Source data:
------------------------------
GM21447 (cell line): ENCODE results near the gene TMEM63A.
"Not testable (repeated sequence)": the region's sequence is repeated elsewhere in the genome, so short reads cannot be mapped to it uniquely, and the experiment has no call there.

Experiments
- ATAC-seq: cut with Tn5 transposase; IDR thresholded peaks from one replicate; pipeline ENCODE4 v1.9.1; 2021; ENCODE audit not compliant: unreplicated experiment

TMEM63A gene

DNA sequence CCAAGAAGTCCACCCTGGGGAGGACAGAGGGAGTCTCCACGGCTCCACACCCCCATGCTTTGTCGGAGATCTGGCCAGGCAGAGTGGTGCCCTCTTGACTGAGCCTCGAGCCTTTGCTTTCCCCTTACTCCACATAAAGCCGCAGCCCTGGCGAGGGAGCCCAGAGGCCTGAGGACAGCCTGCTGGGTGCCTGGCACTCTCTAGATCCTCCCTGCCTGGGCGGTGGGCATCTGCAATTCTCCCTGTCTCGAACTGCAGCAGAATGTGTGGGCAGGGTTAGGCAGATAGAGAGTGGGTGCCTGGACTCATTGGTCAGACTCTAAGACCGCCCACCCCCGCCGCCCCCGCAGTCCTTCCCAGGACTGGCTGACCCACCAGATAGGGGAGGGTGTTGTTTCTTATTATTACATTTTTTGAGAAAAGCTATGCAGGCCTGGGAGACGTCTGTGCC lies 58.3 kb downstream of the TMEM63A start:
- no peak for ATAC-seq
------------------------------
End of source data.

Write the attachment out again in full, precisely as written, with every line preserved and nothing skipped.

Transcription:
GM21447 (cell line): ENCODE results near the gene TMEM63A.
"Not testable (repeated sequence)": the region's sequence is repeated elsewhere in the genome, so short reads cannot be mapped to it uniquely, and the experiment has no call there.

Experiments
- ATAC-seq: cut with Tn5 transposase; IDR thresholded peaks from one replicate; pipeline ENCODE4 v1.9.1; 2021; ENCODE audit not compliant: unreplicated experiment

TMEM63A gene

DNA sequence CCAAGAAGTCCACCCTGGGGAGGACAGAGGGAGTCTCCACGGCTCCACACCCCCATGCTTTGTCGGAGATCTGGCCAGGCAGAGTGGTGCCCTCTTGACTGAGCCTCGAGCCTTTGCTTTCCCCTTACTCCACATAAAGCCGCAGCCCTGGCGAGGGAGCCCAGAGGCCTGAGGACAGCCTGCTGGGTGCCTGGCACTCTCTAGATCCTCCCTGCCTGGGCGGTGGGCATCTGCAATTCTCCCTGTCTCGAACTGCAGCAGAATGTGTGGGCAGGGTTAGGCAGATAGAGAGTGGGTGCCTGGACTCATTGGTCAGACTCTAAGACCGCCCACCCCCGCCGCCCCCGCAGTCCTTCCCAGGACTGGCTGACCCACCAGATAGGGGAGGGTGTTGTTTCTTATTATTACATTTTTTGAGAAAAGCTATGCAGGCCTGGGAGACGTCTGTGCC lies 58.3 kb downstream of the TMEM63A start:
- no peak for ATAC-seq